Other sections included Voices from the Past, which presented first-person commentary about changing American society in the 1960s; Woodstock Remembered, first person accounts from people who attended the historic three-day festival; Woodstock Through the Lens, a collection of photos taken at the festival; and What the World Needs Now, an interactive exhibit tat engaged participants in conversations about what they want from society today and how the experiences from 50 years ago could inform attitudes, decision-making, and actions today.
While we were inside, the threatened severe storm never materialized and we headed to the amphitheater lawn to meet Gunner and Maria and enjoy in tonight’s concert with The Doobie Brothers and Santana, with its leader Carlos Santana whose musical breakthrough came from the song “Soul Sacrifice” which was featured in the award-winning 1970 documentary on Woodstock.
Of course, the original Woodstock was plagued by incessant rain storms that turned the festival fields into veritable seas of mud and mess. In fact, one of the lasting moments from the film featured the crowd shouting the “No Rain, No Rain” chant which provided the segue into Santana’s energetic performance.
Well, as if to prove the musical gods have a sense of both history and irony, after the Doobie Brothers concluded their set (which included their huge hits “Listen to the Music”, “Jesus Is Just Alright,” “Long Train Runnin,” and “China Grove,” as well as my all-time favorite Doobie’s tune “Ukiah,” lighting flashed and thunder rolled. Those of us in the amphitheater (which has a reported capacity of 16,200 but on this Saturday night, was estimated to be far more than 20,000) prepared for bad weather, and, indeed just minutes before Carlos Santana and his current band were scheduled to take the stage, rain began falling.
As they have on this tour all summer, Santana was paying tribute both to Woodstock and the 50th anniversary of his band. With an explosion of noise from the crowd, a precoded version of the rain chant from the Woodstock burst from the speakers and, once on stage, the band broke into three songs that became their standards from their initial Woodstock debut – “Soul Sacrifice,” Jin-go-lo-ba,” and “Evil Ways”. Now, while it is true you can’t go home again, or as the Chinese put it, you can’t put you feet in the same river twice, that Santana there-song opening was about as close as you can get if you had been one of the estimated 400,000 who attended Woodstock in 1969.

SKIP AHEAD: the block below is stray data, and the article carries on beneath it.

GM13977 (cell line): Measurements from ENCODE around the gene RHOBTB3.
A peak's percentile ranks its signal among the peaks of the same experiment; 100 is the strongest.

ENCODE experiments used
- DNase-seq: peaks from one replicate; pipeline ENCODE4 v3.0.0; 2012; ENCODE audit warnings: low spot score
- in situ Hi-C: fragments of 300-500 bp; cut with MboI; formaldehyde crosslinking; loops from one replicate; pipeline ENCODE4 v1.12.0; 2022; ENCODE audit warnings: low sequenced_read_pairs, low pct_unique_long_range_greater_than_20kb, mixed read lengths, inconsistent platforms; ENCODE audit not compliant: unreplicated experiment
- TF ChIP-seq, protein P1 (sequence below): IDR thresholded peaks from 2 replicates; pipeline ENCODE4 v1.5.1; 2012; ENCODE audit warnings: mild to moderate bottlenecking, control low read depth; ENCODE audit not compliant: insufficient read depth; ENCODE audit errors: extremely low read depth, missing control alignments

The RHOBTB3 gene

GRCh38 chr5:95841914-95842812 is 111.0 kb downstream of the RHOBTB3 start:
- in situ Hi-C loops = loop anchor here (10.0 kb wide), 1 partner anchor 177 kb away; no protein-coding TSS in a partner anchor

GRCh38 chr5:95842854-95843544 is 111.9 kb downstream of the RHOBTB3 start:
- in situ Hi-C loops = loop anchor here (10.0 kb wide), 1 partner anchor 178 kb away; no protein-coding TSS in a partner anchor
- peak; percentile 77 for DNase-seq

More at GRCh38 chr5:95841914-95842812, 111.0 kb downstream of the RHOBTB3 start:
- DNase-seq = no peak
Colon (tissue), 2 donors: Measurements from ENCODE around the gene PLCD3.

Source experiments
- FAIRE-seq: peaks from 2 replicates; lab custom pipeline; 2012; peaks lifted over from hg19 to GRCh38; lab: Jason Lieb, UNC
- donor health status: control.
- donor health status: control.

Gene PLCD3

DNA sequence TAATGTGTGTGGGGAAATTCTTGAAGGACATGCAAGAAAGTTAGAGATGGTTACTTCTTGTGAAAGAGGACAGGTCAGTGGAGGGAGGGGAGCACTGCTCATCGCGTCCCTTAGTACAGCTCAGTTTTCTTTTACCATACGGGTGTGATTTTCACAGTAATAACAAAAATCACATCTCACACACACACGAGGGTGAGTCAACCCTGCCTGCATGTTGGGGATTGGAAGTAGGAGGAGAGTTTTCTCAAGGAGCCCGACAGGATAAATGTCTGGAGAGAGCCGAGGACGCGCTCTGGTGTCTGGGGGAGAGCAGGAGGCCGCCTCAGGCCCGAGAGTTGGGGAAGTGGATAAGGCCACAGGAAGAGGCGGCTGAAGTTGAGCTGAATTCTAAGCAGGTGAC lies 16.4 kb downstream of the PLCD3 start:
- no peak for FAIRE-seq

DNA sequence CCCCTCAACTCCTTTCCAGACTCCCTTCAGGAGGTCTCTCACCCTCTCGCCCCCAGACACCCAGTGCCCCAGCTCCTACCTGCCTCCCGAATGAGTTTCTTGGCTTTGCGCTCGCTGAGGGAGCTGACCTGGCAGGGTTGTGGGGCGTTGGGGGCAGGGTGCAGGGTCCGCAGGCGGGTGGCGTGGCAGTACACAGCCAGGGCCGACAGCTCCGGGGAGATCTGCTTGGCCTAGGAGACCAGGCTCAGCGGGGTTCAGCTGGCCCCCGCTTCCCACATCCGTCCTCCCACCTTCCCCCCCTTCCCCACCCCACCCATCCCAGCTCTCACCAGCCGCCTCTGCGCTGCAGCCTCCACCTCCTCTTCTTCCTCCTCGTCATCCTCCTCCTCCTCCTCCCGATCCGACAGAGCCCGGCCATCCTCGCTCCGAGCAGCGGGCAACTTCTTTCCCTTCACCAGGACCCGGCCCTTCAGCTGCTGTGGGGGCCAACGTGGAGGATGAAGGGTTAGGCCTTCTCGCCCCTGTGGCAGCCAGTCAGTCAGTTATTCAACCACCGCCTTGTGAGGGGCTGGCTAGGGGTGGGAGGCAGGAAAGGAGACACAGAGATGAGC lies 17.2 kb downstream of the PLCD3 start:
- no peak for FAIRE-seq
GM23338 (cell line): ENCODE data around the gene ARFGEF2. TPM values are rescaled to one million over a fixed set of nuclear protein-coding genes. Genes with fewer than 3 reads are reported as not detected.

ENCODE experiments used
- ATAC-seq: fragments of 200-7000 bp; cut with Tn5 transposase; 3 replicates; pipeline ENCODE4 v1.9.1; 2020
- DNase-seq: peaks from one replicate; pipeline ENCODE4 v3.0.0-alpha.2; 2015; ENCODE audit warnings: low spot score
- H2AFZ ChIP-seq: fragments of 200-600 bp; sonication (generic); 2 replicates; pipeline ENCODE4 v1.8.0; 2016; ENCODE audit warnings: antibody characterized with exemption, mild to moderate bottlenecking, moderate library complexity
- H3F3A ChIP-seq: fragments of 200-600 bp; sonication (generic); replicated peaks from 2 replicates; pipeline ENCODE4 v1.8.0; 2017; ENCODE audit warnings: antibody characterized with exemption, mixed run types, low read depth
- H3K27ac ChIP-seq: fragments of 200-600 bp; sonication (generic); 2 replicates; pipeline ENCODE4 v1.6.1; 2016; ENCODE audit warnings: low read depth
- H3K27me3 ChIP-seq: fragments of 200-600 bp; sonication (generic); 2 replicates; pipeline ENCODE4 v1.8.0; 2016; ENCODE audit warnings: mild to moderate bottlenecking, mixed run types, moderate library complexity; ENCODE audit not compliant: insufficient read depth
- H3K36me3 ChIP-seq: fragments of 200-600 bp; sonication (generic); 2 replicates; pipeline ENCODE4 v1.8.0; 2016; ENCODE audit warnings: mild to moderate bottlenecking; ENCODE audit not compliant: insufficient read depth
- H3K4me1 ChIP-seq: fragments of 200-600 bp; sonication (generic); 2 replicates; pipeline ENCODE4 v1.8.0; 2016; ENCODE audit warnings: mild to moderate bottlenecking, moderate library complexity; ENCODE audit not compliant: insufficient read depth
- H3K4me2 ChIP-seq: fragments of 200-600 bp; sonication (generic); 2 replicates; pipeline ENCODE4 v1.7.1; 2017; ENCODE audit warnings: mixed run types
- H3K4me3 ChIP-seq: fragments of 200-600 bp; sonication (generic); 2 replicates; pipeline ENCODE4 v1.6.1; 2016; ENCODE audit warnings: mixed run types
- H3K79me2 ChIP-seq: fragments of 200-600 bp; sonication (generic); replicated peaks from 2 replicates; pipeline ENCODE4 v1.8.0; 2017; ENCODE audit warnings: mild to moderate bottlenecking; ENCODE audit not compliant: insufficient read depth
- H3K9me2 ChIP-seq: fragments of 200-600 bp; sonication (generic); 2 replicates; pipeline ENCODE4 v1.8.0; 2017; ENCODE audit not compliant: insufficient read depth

When considering the Grateful Dead, you probably don’t think about baseball. But the still popular improvisational San Francisco jam band and the game known as the national pastime have a strong connection.
Original Dead co-guitarist Bob Weir is a baseball fan. In fact, it was reported a few years ago that Weir was considering working on a music project involving famed Negro League pitcher Satchell Paige.
The Dead first came to widespread prominence during the 1967 San Francisco-based Summer of Love and a love affair of sorts was born between Weir and the hometown Giants. In 1993, Weir, along with now-deceased Grateful Dead members, guitarist Jerry Garcia and keyboardist Vince Welnick, sang the National Anthem at San Francisco’s Candlestick Park for the Giants opening day game against the Florida Marlins Weir and former Dead bassist Phil Lesh also sang the anthem for a 2014 National League Championship game in the City by the Bay.
Now calling themselves Dead and Company, the remaining original members of the band – Weir and drummers Bill Kreutzmann and Mickey Hart with newcomers John Mayer, Oteil Burbridge, and Jeff Chimenti continue to perform sold-out concerts across the country. Over their 54 years of performing in various configurations, members of the Dead have built one the most devoted fan bases in all of rock. The tie-died fans, called Deadheads, consider the band a lifestyle, not just their favorite musical act.